Boling misses mark on shares
Seven Group Holdings director Dulcie Boling may have many skills to her name but a crack aim does not appear to be among them.
It was pointed out at Seven's shareholder meeting on Tuesday that Boling appears to have no shares to her name despite sitting on the board since 2010, and having served more than 20 years as a director of the Seven Network.
Seven executive chairman Kerry Stokes assured investors that financial deprivations - or a dim view of the mining boom - was not to blame for the legendary magazine veteran's lack of skin in the game.
"I understand she does wish to buy shares," he said, before pointing out the array of investments Seven holds means there is an incredibly narrow window of opportunity to buy shares. Indeed, on recent occasions when Boling has sought to buy shares, Seven's legal eagle has advised her against it, according to Stokes.
Maybe she should have tried a gig at David Jones instead.
To be fair, she is not the only director to miss this tricky window. Coca-Cola Amatil boss Terry Davis has also had trouble finding the right occasion to pick up stock.
Rocking the boat
Amid the growing furore over Australia's Indonesian spying program, former Austrade chief economist Tim Harcourt was due to explain on ABC Radio on Tuesday how the scandal may affect Australia's trade there.
Having just returned from Indonesia, Harcourt was well placed to talk about the political reaction to the scandal. So he jumped on Twitter to let his followers know he would be on the radio in a few hours. But his tweet seemed to trigger the Proustian memory of BT Investment chief economist Chris Caton.
We'll let their tweets speak for themselves:
Harcourt: Will the spying game rock the boat with Indonesia trade wise? I speak to @sloaniealex @666canberra at 110pm @RadioNational @asbunsw.
Caton: 666 is my ex-wife's phone number.
Harcourt: I hope they gave you the divorce settlement on a seasonally adjusted basis.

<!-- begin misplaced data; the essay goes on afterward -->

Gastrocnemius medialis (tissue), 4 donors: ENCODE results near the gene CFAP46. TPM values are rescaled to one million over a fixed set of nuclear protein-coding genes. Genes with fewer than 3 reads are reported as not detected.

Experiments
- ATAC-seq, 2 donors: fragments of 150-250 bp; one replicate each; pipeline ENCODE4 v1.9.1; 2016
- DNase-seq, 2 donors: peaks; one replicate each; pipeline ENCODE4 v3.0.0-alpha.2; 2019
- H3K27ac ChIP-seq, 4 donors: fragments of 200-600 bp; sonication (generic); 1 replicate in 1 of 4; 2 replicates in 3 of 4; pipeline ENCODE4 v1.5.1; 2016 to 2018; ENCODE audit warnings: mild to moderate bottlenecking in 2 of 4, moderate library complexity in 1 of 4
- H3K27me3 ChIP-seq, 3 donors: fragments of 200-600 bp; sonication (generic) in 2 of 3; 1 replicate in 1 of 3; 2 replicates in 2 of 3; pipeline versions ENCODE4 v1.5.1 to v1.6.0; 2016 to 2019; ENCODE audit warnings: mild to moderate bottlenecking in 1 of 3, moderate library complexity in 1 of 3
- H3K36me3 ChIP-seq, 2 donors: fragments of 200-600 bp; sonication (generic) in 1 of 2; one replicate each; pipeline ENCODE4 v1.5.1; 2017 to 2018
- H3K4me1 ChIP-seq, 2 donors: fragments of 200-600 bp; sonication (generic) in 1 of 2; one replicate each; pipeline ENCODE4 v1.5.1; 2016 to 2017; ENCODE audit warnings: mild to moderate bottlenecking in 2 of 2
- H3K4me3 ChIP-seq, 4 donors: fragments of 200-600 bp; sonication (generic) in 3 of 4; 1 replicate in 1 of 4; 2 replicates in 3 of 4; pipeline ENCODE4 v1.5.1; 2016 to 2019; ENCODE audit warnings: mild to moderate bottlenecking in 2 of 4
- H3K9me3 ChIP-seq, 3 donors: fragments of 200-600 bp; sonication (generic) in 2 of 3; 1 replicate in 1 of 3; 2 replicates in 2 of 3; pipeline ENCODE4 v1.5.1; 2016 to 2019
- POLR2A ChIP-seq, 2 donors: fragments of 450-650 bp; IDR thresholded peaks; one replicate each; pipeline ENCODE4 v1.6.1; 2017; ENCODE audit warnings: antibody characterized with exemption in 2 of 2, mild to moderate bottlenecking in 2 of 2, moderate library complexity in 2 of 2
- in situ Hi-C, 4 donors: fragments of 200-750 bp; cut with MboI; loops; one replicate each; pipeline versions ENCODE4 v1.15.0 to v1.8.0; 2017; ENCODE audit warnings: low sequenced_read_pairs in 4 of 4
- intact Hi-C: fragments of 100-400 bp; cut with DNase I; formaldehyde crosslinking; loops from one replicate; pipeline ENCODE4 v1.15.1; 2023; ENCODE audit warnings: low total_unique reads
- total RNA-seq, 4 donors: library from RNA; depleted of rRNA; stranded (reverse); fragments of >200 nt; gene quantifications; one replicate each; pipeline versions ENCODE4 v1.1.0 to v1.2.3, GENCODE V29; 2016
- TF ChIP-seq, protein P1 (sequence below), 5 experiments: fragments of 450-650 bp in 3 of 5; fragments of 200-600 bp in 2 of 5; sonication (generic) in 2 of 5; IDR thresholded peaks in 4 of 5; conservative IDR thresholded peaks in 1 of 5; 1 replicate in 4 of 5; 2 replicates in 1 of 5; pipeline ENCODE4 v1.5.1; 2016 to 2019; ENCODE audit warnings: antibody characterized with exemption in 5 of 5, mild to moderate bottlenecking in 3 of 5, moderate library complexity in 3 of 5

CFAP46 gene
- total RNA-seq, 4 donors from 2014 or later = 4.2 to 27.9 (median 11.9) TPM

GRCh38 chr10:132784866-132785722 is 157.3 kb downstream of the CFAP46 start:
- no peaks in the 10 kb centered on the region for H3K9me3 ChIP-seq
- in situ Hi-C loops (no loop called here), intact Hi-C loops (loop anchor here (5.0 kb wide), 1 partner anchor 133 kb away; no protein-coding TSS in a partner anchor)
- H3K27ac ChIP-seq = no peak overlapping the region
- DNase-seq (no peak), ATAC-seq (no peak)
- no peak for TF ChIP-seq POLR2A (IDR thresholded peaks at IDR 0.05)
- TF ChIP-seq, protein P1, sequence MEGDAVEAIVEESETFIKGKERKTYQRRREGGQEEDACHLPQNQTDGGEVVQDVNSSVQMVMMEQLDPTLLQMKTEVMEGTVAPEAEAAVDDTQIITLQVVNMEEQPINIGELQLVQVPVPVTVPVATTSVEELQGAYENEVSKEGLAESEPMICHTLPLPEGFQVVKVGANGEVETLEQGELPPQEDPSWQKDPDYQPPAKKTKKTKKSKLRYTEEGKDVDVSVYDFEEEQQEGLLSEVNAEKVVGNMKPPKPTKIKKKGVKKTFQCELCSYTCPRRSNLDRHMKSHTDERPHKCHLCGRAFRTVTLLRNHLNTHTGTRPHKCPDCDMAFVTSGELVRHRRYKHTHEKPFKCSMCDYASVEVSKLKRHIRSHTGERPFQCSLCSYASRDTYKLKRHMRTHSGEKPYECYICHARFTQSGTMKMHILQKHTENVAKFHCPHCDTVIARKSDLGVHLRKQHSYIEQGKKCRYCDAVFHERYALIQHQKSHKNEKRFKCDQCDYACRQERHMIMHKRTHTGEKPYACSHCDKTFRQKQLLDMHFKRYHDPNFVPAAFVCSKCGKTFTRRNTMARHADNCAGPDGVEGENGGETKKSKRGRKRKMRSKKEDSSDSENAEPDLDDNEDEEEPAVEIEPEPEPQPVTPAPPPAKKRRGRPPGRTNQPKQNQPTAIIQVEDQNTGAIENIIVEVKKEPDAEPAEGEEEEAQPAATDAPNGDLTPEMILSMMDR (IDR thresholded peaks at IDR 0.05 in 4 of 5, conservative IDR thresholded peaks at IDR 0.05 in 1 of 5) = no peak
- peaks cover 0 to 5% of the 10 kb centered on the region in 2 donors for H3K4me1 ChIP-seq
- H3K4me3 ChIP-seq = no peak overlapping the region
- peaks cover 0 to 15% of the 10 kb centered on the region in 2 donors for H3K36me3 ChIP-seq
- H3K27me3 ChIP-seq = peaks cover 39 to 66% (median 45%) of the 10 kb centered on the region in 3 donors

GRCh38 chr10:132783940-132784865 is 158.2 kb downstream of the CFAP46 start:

Caton: No such luck. Every day is Christmas at her place.
Never let it be said the Coalition is no fan of the ABC and unions.
One of the government's chief head kickers, Mathias Cormann, had fun telling senators the ABC's fact check unit backed his view that selling Medibank Private would not bump up insurance prices.
Ditto shy and retiring union leader Paul Howes, another fan of flogging the insurer.
But the financial muscle from Brussels was not feeling better now about Medibank Private's pet insurance business. "The Commonwealth of Australia owns a pet insurance business; it's quite extraordinary really," Cormann moaned, before remembering his job was to defend the bureaucracy rather than hammer it.
Call to arms
Qantas' well-orchestrated campaign against Virgin Australia's capital raising entered its third day with mixed results from punters and staff members, judging by tweets.
After Qantas boss Alan Joyce issued a call to arms to his 30,000 workforce, the airline attempted to keep the focus on its concerns - perhaps to the detriment of its own share price, which continued to slide on Tuesday - by launching an online petition called "fairgo4qantas".
By late on Tuesday, it had more than 6000 signatures.
But Joyce cannot count on all his staff members signing up to his cause.
And while some unions have publicly backed Qantas, the engineers' union is not so willing to come to the rescue. "I won't be signing," Australian Licensed Aircraft Engineers Association president and Qantas engineer Paul Cousins said. "I have little faith in the direction that our CEO and the board is taking us."
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